During July 1927, he was the guest at a luncheon of the Honourable Company Of Master Mariners held within Fishmonger's Hall, at the original Billingsgate Market. He shared the top table with the Prince of Wales and Rudyard Kipling, two other prominent Freemasons of the day, with the latter being one of the many Freemasonic writers who have based their works on the Craft.
By this time, his prodigious business interests had almost completely been overtaken and overshadowed by his outside involvements, because, apart from those activities already mentioned, he was a Patron of the Arts in general, and also took a great personal interest in promoting bagpiping, canoeing, swimming, rowing, golf, aviation, athletics, equestrianism, tennis, billiards, and cricket. Incredible as it may seem, the area of ground he originally purchased for the use of his London staff cricket team, is now the site of the Tottenham Hotspur Football Club stadium in White Hart Lane.
Despite all his achievements and his fame and fortune, one thing especially dear to his heart had always eluded him, but this was put to rights on 13th. May 1931, when he learned that he had finally been elected to membership of the Royal Yacht Squadron. Unfortunately, he had little time left to him to enjoy what turned out to be his final triumph, for he died on 2nd. October that year at his home, "Osidge", which stood on a sixty acre estate in Southgate, Middlesex.
At the time of his death, he was the oldest member of Lodge Scotia.
In deference to his express wish to be re-united with his parents, his body was brought back to his native City, and was laid out in St. George's Church at the top of Buchanan Street, where thousands of ordinary people took the opportunity of filing past the coffin to pay their respects to someone who had retained the aura, despite all his successes in business and sport, of being one of their own. After the funeral service, the cortege passed by the old City Halls in Trongate, down through the Saltmarket, across the Albert Bridge into Crown Street, and, finally, to the Southern Necropolis in Caledonia Road, where he was interred in a grave adjoining his parents.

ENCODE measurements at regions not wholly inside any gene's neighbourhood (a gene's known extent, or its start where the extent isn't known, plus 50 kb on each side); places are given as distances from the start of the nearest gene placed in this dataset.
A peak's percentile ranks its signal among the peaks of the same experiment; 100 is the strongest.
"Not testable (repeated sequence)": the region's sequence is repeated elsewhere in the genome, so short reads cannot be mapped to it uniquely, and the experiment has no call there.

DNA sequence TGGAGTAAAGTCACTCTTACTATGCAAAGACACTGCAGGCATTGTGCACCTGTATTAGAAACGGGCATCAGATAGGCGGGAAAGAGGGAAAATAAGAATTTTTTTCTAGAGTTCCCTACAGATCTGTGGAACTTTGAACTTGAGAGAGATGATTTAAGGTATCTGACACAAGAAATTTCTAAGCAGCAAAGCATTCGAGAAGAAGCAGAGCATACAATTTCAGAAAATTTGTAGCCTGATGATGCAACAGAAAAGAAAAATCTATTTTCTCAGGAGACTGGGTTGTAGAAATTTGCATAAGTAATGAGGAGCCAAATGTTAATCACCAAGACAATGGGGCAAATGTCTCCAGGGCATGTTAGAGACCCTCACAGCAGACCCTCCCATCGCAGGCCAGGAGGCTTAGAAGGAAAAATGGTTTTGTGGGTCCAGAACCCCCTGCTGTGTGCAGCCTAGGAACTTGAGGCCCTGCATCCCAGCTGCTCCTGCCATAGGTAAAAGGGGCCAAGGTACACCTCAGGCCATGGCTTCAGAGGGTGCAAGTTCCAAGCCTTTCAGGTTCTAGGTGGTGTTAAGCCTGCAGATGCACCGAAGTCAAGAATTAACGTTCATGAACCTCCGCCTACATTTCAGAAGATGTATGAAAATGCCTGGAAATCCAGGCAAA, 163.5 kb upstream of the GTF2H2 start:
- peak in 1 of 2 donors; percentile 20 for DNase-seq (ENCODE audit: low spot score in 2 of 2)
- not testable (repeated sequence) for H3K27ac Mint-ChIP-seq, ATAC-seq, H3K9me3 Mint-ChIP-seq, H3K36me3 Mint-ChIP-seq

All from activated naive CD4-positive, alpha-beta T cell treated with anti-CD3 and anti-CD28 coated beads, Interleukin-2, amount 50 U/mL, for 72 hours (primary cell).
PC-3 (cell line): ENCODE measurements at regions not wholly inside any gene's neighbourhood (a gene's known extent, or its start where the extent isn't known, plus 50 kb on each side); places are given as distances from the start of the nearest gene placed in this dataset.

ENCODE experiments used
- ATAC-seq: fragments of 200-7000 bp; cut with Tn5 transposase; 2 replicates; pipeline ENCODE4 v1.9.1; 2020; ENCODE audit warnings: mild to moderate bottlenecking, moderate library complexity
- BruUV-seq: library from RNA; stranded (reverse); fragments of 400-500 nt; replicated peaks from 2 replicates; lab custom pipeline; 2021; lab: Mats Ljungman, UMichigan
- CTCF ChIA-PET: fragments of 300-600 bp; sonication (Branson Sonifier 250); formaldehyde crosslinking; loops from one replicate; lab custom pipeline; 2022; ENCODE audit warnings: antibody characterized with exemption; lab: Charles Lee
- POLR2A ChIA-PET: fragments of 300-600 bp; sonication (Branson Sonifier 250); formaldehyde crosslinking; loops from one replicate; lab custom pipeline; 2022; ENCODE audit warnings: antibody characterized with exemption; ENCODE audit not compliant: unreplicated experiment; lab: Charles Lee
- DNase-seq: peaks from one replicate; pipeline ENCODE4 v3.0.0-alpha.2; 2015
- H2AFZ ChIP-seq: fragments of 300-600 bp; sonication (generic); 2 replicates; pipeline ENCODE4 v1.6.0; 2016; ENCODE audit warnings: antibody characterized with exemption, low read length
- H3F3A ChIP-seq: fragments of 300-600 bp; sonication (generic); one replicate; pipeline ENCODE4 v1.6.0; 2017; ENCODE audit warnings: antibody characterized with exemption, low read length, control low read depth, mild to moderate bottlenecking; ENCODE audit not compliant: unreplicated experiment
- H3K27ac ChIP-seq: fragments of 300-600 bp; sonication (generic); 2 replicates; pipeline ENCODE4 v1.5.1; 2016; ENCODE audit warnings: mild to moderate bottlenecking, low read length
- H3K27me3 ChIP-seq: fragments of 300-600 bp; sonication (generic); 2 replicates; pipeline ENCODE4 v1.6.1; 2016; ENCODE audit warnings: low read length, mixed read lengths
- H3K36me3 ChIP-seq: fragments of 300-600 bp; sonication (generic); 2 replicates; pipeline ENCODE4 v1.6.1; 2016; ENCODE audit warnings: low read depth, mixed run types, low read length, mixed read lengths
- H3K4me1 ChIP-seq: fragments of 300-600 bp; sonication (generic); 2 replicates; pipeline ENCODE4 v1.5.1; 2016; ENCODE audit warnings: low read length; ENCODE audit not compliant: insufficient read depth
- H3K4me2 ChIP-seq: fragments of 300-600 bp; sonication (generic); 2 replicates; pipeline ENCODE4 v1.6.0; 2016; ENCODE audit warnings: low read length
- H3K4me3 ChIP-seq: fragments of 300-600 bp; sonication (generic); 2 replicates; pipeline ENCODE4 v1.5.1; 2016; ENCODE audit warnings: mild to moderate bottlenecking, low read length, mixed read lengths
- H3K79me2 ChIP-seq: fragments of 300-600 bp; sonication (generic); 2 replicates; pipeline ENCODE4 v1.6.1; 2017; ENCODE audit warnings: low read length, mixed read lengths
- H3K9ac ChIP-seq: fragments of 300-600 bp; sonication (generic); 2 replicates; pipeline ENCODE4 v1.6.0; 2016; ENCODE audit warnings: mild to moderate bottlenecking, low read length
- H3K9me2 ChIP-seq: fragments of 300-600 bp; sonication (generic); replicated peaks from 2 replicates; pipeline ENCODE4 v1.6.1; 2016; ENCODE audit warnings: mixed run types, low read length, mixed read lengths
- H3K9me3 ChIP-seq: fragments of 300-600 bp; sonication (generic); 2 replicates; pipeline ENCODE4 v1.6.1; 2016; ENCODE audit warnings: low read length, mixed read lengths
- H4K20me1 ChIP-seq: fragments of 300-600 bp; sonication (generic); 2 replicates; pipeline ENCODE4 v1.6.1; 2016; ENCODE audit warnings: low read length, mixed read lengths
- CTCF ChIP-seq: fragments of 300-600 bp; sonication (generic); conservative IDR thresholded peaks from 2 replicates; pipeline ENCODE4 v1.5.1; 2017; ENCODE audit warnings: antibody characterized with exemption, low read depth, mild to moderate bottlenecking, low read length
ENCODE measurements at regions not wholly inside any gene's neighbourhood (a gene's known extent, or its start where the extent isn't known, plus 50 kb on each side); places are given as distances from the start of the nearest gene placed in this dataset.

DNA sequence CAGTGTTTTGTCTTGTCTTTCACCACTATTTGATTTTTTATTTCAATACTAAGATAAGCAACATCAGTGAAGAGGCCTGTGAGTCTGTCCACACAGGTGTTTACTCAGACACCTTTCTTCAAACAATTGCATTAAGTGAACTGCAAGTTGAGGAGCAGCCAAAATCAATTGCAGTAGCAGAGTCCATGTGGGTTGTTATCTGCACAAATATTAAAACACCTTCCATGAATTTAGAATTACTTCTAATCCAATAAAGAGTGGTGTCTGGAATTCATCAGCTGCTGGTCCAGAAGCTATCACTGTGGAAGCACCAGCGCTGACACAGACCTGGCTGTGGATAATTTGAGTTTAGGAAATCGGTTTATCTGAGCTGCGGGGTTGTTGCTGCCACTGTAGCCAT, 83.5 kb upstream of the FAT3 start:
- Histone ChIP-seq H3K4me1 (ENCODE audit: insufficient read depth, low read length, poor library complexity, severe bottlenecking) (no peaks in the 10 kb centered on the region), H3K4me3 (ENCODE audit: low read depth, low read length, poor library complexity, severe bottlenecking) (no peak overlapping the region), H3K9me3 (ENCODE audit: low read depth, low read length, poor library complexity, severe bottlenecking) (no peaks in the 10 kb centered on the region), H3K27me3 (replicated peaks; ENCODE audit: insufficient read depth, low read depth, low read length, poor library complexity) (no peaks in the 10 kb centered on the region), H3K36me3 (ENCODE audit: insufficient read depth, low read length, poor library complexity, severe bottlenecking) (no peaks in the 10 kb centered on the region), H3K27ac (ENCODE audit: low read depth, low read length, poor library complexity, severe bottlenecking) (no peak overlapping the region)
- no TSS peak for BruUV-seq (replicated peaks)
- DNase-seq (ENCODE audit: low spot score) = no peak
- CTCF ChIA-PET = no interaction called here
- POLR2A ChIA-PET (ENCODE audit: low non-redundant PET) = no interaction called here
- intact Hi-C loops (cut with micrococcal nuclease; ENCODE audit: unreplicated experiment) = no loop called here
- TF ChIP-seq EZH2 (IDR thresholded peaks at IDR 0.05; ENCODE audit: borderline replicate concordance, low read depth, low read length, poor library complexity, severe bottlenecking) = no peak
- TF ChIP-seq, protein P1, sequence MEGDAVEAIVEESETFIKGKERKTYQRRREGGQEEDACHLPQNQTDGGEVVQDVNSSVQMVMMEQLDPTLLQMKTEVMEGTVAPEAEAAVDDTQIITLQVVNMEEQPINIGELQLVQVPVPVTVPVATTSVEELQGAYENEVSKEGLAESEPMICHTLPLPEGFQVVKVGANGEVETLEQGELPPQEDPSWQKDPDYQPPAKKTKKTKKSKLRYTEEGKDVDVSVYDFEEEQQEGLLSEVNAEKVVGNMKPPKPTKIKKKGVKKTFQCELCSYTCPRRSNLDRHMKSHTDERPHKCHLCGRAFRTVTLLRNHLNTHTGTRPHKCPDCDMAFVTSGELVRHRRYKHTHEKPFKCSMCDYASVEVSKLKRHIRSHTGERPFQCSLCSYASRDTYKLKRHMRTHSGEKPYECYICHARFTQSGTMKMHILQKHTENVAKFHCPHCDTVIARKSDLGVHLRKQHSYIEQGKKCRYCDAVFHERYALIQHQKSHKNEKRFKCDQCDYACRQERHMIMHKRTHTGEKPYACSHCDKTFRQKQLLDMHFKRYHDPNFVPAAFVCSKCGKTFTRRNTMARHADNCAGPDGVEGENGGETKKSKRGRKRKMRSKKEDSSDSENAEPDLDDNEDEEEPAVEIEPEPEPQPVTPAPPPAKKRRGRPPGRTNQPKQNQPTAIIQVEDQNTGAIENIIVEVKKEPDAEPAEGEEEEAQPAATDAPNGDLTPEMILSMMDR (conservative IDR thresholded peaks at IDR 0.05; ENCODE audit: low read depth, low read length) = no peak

Some time later, a Memorial Service was held by his numerous personal, business and sporting acquaintances and friends within Saint Columba's Church in London, at which an attendance in excess of five hundred mourners was officially recorded.
His will specifically mentioned how the estate of approximately one million pounds was to be distributed, including the large house in Middlesex where he spent his last years, which was to be converted for use as a nursing home, while the considerable residue of his estate was "gifted to the City of Glasgow for disbursement to charitable causes in the area".
His sizeable collection of trophies, cups, medals, etc., were all donated to the local museum of his childhood, the People's Palace on Glasgow Green. He also kept a scrapbook of his press cuttings, which were housed in eighty-four special albums, and these are now in the Arts Department of the Mitchell Library.
Everyone has heard Thomas Lipton's name, but it's only when a close look is taken at his life that the realisation dawns of just how well he exemplified the virtues we would all like to live by. He was a great ambassador for Freemasonry in general and Lodge Scotia in particular.
In a book published in New York to commemorate the Centenary of his birth, the author actually states, "During the first twenty-seven years of his life, Lipton did not meet a single person who had made a mark in the world whatsoever. He was not a member of any club, nor any group, athletic or cultural, whose activities have been recorded". Patently, that was not very well researched, but may be excused in part because, although extremely publicity conscious in his business affairs, Brother Lipton could be diffident in his private life.
During the 1980s, he was the centrepiece of a show in the Kelvingrove Art Galleries and Museum, and, befitting his past eminence, he was again feted by his native City when some of his memorabilia appeared at the "Glasgow's Glasgow" exhibition underneath the arches leading to Central Station, this being one of the major events to celebrate Glasgow's nomination, in 1990, as official European Cultural Capital.
Every newspaper carried a glowing Obituary, accompanied by the stereotyped photograph of him dressed in yachting cap and polka-dot tie, and a tribute from the New York Times simply stated:-"They will speak his name in superlatives".
He was certainly one of the greatest entrepreneurs of his day, and, having studied his life-style, I'm sure these words encapsulate exactly how he would wish to be remembered in death.
An extract from the book "Lodge Scotia Glasgow No. 178; The First 200 Years"
Bro. William D. Morrison, P.M.